Elizabeth Farnsworth talks with author Dagoberto Gilb about his new book of short stories, "Woodcuts of Women."
ELIZABETH FARNSWORTH: The stories in Dagoberto Gilb's new book, "Woodcuts of Women," are hot in several ways. They are set in hot southwest cities like El Paso, and they are mostly about love and sex. Gilb lives in Texas now, but he grew up in Los Angeles, of Mexican and German heritage. He got a master's in religious studies at the university of California, Santa Barbara, and worked for 12 years as a union carpenter. His collection of short fiction, "the magic of blood," won the Pen Hemingway award in 1994. He is also author of the novel "The Last Known Residence of Mickey Acuna." Thanks for being with us.
DAGOBERTO GILB: Thanks for having me here.
ELIZABETH FARNSWORTH: Why the title "woodcuts of women"? I see these lovely wood cuts by the artist Artemio Rodriguez, but does it have something to do with the way you write too?
DAGOBERTO GILB: Yeah, I think the way I approach this and the sort of images... well, first of all, it's wood. I sort of like the idea of wood because I was involved with wood so long, but also it's that a woodcut artist works on a flat plane very much like a writer does, and in his case he carves out his image. You know, the white in a wood cut is what he carved out, and leaves the black. And a writer takes a piece of paper and applies the black to it, but both of us sort of start trying to describe this dreamlike quality of reality as we see it. I sort of like that it's sort of the mirror, that the woodcutter, and my writing are mirroring each other, the black and white is this, you know... They are just kind of... Yeah.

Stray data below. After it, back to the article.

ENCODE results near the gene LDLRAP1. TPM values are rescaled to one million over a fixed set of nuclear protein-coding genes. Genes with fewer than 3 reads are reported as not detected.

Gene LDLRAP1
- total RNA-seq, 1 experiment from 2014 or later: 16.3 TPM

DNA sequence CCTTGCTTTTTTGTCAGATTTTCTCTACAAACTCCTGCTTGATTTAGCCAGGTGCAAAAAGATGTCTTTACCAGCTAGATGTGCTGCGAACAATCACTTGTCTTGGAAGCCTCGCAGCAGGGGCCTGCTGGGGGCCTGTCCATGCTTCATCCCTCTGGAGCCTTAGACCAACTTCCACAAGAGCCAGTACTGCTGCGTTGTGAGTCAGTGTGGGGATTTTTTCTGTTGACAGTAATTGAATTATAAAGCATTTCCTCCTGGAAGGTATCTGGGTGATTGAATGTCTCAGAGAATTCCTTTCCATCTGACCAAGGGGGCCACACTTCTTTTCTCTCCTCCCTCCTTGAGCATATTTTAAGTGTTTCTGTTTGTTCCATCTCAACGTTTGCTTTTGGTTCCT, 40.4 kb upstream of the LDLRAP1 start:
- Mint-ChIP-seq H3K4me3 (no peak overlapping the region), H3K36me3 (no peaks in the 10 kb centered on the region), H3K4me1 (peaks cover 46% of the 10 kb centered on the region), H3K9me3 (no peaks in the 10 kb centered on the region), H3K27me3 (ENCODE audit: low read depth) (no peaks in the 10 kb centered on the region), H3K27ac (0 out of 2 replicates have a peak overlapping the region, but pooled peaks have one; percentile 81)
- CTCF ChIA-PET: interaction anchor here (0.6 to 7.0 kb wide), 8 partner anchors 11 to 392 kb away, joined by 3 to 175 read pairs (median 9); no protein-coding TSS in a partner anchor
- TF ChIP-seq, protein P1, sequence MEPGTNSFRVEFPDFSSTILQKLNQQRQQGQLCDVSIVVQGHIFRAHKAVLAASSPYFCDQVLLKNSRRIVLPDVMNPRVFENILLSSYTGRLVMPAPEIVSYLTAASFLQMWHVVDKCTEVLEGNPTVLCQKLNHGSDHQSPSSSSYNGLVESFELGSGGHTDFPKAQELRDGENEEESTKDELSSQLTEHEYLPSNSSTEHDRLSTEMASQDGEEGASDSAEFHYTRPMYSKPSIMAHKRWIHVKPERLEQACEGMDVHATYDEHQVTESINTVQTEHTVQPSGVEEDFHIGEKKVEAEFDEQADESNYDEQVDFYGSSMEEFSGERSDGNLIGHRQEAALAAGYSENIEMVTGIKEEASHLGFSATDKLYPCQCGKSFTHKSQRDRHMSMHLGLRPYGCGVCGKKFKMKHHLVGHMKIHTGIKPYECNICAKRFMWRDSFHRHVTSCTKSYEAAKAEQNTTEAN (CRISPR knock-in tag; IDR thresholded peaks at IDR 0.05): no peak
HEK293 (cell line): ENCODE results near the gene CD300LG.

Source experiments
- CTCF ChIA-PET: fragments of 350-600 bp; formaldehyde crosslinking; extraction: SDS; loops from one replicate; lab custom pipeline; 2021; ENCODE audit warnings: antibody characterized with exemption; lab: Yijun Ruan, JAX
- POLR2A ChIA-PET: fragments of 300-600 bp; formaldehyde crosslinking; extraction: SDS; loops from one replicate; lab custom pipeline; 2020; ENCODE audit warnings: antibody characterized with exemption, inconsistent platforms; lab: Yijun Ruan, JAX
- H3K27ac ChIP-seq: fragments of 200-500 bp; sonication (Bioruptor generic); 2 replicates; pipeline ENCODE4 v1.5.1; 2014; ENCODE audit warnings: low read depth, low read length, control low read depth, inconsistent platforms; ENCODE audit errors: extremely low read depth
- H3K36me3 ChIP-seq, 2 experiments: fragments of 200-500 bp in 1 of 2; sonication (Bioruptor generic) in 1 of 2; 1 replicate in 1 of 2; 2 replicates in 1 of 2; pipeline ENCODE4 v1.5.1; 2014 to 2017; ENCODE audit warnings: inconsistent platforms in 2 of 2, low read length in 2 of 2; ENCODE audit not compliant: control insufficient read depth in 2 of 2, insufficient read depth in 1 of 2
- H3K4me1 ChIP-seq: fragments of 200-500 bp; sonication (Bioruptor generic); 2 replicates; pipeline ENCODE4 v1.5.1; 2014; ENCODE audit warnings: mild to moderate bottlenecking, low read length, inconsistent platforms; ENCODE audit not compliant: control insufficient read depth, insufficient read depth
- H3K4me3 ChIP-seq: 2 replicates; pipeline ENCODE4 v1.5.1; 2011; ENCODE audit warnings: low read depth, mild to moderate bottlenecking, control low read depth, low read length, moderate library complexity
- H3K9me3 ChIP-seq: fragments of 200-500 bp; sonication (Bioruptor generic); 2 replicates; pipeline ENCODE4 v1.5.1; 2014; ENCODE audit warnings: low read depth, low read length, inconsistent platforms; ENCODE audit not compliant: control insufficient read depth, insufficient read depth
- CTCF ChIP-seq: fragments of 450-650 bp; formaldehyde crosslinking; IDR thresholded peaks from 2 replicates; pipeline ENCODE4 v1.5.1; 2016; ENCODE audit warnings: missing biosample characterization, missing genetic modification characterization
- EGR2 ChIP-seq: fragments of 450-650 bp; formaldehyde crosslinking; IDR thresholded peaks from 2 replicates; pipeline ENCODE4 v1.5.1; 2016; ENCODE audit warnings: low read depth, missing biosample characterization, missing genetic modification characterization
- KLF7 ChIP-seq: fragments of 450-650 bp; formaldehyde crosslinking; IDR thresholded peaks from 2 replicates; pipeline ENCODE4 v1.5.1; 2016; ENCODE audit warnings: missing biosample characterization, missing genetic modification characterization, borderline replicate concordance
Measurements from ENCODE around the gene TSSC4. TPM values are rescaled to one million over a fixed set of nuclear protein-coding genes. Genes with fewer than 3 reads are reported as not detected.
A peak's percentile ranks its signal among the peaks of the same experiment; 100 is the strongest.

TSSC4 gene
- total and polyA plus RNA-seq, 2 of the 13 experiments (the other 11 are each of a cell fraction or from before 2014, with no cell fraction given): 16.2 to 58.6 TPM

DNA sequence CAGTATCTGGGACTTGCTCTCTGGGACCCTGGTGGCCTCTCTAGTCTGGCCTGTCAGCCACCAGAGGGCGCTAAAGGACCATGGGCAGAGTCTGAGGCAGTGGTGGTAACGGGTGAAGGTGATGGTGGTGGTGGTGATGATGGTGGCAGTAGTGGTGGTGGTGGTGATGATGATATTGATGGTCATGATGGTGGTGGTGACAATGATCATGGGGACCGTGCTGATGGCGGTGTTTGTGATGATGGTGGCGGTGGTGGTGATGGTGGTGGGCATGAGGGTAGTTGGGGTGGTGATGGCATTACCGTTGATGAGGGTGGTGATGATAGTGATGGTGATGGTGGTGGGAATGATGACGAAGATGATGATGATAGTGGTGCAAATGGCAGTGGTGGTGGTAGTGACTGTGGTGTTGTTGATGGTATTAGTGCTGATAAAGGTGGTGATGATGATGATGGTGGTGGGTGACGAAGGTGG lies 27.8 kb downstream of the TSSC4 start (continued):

ELIZABETH FARNSWORTH: Was it hard for you to write about women? I mean, these books are about the men who love them, but they are also about many different sorts of women.
DAGOBERTO GILB: Well, I don't know. You know, people accuse me of being macho a lot, and therefore somehow people that that are macho, you know... being macho is something that you get accused of in whatever you do. If you slam a door, you're macho. If you open a door politely, you're macho. And I sort of thought I should try to sort of counter that. And the fact is that I grew up with a single mom, a very beautiful woman who, you know, taught me a lot...more about women than I did learn about men -- also because when my "Magic of Blood" collection came out, much of it was about construction workers who are male, and I thought I would try something new here.
ELIZABETH FARNSWORTH: Read something for us, and set the scene.